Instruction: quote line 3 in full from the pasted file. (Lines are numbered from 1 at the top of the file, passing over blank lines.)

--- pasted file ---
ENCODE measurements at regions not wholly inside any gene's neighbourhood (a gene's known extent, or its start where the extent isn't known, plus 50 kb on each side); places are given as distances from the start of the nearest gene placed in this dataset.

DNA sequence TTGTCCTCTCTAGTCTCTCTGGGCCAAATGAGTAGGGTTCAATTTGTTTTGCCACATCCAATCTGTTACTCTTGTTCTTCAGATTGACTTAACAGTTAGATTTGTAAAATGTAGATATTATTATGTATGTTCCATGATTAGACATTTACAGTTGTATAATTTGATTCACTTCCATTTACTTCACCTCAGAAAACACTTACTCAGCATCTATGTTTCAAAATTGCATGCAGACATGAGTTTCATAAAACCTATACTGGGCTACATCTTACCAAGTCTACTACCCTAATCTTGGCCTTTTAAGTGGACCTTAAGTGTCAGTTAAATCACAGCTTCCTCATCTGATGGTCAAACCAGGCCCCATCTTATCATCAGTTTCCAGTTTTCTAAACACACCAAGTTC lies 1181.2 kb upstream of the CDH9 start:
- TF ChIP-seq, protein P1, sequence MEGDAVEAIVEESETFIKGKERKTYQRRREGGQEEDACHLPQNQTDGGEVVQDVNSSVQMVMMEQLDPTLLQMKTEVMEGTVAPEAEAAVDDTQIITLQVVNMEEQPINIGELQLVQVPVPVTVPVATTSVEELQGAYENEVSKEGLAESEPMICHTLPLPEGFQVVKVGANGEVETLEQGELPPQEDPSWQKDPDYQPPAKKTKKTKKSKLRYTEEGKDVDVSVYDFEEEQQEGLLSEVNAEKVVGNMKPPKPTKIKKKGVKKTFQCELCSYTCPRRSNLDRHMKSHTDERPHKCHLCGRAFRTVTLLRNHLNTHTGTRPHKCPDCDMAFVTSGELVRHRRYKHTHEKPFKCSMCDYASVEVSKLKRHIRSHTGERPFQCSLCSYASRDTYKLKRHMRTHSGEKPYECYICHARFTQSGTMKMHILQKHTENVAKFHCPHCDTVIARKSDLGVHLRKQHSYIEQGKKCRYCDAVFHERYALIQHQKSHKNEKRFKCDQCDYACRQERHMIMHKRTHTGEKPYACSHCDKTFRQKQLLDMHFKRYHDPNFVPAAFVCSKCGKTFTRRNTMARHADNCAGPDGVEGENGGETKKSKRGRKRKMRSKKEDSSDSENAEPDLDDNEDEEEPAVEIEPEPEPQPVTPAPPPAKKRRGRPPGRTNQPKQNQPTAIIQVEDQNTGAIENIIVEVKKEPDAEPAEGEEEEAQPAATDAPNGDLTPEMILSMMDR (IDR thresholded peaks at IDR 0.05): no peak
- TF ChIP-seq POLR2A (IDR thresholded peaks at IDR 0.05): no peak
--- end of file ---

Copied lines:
- TF ChIP-seq, protein P1, sequence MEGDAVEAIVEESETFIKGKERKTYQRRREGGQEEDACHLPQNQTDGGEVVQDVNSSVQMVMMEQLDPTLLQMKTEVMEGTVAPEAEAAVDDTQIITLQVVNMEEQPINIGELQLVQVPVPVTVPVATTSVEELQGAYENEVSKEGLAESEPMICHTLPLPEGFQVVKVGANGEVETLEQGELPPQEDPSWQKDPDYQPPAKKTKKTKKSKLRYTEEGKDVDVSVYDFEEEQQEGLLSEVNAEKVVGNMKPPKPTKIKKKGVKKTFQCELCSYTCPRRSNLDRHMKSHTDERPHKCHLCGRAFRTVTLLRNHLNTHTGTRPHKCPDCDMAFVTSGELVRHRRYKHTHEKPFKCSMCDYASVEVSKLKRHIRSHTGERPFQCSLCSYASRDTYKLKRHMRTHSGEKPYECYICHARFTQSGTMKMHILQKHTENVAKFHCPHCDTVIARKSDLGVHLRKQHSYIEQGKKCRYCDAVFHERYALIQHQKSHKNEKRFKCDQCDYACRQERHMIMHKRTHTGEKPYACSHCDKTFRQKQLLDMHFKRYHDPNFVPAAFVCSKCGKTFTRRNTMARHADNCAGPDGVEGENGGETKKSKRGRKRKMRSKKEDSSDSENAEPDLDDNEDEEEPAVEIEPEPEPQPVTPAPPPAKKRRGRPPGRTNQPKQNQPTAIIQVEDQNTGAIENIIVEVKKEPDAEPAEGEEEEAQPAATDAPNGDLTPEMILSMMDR (IDR thresholded peaks at IDR 0.05): no peak